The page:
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Sermons > Eighteenth Sunday after Pentecost

16 Oct 2011

“Paul, Silvanus and Timothy, to the church of the Thessalonians in God the Father and the Lord Jesus Christ …”  (1 Thess. 1:1)                               In the name …

These words form the introduction to the oldest extant piece of Christian literature in the world.  Christianity was spreading out from Jerusalem at an amazing pace 2,000 years ago, and all of it was taking place by word of mouth.  There was no inclination to write anything down because those earliest Christians believed that Jesus would hurry back to them from heaven.  They were expecting the end of time to come at almost any time.  At our Parish Committee meeting this past week, our Recording Secretary had a problem keeping up at one point, to which someone referred to the Mayan prophecy that the world will end in 2012 and what does it really matter, therefore, if we have Minutes or not.

  So if you believe that the world won’t last another few years, you don’t bother writing stuff down.  You act in the moment.  You don’t think about history and future generations; you only worry about now.  (*)  Lucky for us, though, Paul was a very successful preacher.  He traveled far and wide preaching about Jesus and organizing some of the world’s first Christian communities.  And because he tended to not stay in one place for too long, and because he kept moving from one city to the next talking about Jesus and organizing local churches, he had to somehow stay in touch with these various young congregations.  Since there weren’t any cell phones, texting or e-mails, he had to write letters.  I can’t remember the last time I wrote a letter to anyone.  I’ll bet any of the kids here today have never written a letter.  But for Paul it was as normal as checking in on Facebook.  He wasn’t thinking about us some 2,000 years later.  He wasn’t even thinking about Bible.  These were letters not New Testament books.  Paul needed to encourage and correct his congregations and since he couldn’t be in all of them all the time, he wrote letters, and First Thessalonians is the first and oldest of these letters from a far away pastor to one of his churches.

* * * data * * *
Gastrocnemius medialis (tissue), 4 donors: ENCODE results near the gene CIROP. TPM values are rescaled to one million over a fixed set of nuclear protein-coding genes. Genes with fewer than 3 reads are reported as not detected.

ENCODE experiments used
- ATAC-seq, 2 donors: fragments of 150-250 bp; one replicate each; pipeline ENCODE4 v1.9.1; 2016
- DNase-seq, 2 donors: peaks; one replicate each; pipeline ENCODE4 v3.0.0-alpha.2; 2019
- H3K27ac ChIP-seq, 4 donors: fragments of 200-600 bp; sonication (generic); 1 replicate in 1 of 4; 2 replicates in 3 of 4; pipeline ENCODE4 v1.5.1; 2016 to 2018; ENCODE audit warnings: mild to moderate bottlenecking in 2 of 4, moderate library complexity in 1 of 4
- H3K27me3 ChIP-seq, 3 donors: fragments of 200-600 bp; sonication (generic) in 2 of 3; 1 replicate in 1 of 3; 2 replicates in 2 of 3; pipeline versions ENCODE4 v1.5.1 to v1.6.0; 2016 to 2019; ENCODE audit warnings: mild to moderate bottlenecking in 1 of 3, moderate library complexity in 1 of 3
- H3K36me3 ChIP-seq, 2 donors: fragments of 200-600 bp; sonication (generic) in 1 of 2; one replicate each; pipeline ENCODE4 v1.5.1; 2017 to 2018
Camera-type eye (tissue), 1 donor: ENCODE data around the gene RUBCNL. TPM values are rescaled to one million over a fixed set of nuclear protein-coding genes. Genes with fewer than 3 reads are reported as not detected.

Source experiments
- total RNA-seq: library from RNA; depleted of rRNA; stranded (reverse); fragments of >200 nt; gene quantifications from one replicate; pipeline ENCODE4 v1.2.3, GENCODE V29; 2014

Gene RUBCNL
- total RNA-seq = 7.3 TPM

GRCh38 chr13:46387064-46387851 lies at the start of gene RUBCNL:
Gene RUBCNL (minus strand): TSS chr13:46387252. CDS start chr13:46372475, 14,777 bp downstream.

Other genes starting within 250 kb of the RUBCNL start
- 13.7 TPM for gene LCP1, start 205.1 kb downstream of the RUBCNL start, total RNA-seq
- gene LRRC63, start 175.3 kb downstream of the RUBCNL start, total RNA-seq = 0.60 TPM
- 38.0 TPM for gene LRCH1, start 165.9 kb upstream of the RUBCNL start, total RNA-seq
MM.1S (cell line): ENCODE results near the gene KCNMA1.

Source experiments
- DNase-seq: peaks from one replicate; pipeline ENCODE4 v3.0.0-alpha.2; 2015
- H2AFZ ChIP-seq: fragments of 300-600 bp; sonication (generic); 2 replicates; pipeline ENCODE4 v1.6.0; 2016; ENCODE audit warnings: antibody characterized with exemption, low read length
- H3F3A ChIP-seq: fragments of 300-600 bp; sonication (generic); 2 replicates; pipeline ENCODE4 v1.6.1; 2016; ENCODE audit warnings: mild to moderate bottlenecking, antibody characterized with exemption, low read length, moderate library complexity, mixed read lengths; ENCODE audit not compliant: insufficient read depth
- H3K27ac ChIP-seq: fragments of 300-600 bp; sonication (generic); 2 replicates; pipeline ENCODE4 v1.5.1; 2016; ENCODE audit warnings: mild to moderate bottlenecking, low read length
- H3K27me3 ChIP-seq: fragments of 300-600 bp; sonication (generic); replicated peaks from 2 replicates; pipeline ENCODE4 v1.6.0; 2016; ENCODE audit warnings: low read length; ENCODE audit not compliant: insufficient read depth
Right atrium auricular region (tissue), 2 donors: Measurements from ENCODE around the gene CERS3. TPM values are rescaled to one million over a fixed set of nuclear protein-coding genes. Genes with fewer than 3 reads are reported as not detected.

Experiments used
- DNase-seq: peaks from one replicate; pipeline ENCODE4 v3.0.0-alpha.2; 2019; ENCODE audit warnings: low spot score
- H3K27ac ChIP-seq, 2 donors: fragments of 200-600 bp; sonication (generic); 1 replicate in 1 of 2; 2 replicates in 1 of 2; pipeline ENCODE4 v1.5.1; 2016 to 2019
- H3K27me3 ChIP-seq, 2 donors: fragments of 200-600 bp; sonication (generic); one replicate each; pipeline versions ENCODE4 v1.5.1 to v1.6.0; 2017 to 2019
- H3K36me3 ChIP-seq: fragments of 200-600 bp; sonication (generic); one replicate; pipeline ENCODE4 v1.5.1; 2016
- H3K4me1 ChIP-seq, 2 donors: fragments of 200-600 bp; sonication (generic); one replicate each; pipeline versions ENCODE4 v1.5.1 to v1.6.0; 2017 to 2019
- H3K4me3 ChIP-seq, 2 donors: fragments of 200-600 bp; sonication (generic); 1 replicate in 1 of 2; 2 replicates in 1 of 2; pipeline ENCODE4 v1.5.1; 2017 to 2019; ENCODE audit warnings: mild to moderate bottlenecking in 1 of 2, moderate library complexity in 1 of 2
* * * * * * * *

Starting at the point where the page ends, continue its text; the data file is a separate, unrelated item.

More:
Paul opens his letter by addressing them as “the church of the Thessalonians.”  Now before I go any further, let me switch gears and tell you a Sherlock Holmes story.  Sherlock Holmes and Dr. Watson went on a camping trip.  After a good meal, they lay down for the night and fell fast asleep.  Some hours later, Sherlock Holmes awoke and nudged his faithful friend:  “Watson, look up and tell me what you see.”  Watson replied, “I see a fantastic panorama of countless stars.”  “And what does that tell you?” Sherlock Holmes asked.  Watson pondered for a moment, trying to imagine what the great detective Sherlock Holmes was trying to get him to see, and then he replied, “Astronomically, it tells me that there are millions of galaxies and potentially billions of planets.  From the position of the moon I’d say it’s just after 3 o’clock in the morning.  Astrologically, I observe that Saturn is in Leo.  Theologically, I can see that God is all powerful and that we are small and insignificant.  Meteorologically, I suspect that we will have a beautiful day tomorrow.  Why?  What does it tell you, Holmes?”  Sherlock Holmes was silent for only a moment, then he exclaimed, “You idiot!  Someone stole our tent!”